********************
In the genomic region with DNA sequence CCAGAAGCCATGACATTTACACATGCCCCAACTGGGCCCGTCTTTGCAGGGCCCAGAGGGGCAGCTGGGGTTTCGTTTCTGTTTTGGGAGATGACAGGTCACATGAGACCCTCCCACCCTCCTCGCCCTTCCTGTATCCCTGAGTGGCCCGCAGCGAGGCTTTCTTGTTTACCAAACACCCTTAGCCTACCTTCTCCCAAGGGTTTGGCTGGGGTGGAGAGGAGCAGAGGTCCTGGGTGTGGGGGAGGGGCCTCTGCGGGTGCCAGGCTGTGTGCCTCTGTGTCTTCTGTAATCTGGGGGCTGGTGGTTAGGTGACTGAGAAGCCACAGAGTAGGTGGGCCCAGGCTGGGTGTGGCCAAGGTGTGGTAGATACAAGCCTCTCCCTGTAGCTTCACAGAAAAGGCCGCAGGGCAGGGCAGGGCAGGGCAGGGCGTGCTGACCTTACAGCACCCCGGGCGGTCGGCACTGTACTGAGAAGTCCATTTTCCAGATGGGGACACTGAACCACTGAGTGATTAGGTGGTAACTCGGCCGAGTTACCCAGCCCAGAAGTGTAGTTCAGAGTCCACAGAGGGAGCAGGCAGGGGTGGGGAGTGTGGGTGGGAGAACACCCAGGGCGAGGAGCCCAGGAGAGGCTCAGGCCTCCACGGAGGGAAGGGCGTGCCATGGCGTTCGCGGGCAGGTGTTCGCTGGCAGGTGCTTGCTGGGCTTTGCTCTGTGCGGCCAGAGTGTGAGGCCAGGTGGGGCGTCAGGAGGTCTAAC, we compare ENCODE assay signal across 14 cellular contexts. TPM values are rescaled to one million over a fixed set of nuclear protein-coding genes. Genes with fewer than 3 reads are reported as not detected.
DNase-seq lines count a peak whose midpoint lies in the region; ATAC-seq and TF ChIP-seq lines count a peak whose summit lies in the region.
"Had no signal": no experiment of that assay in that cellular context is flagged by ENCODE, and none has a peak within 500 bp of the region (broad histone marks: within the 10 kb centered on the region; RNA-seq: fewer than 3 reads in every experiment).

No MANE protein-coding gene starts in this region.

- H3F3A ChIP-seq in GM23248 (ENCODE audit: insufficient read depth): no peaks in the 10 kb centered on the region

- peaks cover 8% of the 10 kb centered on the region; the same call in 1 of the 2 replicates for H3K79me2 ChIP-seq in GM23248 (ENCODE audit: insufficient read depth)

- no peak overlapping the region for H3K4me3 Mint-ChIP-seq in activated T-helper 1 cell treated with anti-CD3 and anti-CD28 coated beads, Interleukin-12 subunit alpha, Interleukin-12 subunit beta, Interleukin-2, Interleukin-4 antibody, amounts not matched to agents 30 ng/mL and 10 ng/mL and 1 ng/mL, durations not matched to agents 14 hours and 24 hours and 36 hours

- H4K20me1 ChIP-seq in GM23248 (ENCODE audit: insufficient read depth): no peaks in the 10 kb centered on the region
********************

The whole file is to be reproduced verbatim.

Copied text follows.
In the genomic region with DNA sequence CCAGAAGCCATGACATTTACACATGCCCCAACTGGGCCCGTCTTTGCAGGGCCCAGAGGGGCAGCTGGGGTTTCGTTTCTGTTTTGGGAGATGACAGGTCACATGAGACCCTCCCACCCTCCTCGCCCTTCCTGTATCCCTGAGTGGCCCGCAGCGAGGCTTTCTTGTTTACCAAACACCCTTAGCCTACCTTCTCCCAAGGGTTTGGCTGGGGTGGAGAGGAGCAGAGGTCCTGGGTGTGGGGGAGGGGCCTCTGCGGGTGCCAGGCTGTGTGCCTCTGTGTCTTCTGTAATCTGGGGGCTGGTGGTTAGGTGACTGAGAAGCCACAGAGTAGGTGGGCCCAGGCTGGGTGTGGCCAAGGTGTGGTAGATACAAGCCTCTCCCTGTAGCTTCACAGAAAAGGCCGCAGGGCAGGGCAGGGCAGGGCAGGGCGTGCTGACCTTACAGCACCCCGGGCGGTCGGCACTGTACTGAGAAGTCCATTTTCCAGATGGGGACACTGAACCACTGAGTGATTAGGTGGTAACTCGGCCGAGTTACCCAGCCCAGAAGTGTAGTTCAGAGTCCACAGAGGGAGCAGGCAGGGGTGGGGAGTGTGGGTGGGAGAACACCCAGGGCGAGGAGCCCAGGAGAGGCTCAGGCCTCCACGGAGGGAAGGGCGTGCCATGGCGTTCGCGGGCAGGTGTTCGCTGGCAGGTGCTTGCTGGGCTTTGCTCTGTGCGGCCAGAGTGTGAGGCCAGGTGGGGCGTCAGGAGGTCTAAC, we compare ENCODE assay signal across 14 cellular contexts. TPM values are rescaled to one million over a fixed set of nuclear protein-coding genes. Genes with fewer than 3 reads are reported as not detected.
DNase-seq lines count a peak whose midpoint lies in the region; ATAC-seq and TF ChIP-seq lines count a peak whose summit lies in the region.
"Had no signal": no experiment of that assay in that cellular context is flagged by ENCODE, and none has a peak within 500 bp of the region (broad histone marks: within the 10 kb centered on the region; RNA-seq: fewer than 3 reads in every experiment).

No MANE protein-coding gene starts in this region.

- H3F3A ChIP-seq in GM23248 (ENCODE audit: insufficient read depth): no peaks in the 10 kb centered on the region

- peaks cover 8% of the 10 kb centered on the region; the same call in 1 of the 2 replicates for H3K79me2 ChIP-seq in GM23248 (ENCODE audit: insufficient read depth)

- no peak overlapping the region for H3K4me3 Mint-ChIP-seq in activated T-helper 1 cell treated with anti-CD3 and anti-CD28 coated beads, Interleukin-12 subunit alpha, Interleukin-12 subunit beta, Interleukin-2, Interleukin-4 antibody, amounts not matched to agents 30 ng/mL and 10 ng/mL and 1 ng/mL, durations not matched to agents 14 hours and 24 hours and 36 hours

- H4K20me1 ChIP-seq in GM23248 (ENCODE audit: insufficient read depth): no peaks in the 10 kb centered on the region